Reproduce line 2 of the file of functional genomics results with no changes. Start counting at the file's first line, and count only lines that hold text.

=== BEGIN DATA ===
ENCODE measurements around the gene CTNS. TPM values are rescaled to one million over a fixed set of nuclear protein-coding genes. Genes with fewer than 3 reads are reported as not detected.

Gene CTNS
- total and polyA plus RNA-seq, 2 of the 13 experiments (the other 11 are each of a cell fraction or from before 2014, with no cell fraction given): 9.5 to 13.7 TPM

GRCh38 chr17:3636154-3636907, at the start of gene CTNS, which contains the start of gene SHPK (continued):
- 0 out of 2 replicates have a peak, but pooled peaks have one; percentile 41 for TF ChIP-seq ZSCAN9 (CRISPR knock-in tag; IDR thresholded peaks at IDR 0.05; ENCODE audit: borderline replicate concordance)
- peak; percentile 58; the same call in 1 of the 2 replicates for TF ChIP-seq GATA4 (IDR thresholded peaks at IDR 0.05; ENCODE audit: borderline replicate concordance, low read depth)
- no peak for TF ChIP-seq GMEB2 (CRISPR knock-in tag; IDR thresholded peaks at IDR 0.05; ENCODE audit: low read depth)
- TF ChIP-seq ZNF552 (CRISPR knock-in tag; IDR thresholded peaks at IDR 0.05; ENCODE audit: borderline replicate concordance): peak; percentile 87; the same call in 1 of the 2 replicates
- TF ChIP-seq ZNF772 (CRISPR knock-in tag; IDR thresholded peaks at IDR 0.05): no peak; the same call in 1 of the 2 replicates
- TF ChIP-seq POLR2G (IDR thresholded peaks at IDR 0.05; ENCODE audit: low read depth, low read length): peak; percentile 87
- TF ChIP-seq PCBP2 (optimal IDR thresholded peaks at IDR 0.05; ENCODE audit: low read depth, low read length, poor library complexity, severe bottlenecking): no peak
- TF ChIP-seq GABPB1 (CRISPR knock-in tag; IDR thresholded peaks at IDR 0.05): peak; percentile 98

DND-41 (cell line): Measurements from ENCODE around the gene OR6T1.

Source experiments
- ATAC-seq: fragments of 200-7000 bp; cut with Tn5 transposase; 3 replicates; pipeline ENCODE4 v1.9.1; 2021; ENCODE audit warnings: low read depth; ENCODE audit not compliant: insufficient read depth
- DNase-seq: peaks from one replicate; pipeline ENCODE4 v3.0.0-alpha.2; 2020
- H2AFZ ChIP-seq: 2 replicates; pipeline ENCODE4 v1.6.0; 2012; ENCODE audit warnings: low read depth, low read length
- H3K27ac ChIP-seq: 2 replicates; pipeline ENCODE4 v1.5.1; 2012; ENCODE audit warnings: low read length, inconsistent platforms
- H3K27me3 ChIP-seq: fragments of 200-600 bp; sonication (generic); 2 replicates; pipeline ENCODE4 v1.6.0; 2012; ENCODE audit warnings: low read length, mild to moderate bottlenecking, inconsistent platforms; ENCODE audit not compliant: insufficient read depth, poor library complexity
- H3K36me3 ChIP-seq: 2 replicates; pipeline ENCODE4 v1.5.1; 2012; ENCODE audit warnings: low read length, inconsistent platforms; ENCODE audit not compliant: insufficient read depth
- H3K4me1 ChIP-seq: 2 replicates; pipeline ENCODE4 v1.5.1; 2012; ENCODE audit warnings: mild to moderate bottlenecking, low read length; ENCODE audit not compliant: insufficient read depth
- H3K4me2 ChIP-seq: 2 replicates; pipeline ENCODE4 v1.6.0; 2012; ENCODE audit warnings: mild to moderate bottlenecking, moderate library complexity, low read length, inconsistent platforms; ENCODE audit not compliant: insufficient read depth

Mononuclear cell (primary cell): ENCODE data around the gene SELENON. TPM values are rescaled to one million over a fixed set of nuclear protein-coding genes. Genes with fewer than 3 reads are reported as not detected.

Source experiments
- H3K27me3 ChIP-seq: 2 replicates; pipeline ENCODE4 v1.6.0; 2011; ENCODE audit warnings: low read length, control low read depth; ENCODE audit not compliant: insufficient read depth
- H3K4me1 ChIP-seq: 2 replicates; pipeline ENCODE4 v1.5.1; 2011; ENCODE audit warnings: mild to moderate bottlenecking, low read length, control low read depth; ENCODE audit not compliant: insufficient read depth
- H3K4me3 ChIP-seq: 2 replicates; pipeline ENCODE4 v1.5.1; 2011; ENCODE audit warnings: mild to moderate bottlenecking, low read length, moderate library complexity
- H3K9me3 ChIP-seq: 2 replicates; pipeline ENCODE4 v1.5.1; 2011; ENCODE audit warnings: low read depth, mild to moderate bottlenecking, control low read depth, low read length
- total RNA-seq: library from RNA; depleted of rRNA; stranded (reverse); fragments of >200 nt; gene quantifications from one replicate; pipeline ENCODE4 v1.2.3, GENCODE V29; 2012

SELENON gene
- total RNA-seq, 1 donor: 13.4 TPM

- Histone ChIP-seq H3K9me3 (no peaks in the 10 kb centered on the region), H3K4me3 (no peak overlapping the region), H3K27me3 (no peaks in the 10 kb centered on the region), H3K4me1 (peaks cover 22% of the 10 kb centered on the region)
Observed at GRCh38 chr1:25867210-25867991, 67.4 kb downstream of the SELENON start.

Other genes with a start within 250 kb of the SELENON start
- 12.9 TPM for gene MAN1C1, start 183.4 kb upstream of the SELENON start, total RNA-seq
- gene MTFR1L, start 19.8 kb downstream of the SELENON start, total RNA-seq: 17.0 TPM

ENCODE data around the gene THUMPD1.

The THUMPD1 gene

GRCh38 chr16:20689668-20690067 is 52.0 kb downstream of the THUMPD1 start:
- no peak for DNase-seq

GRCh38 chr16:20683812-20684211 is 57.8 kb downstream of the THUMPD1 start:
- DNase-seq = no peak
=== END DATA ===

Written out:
Gene CTNS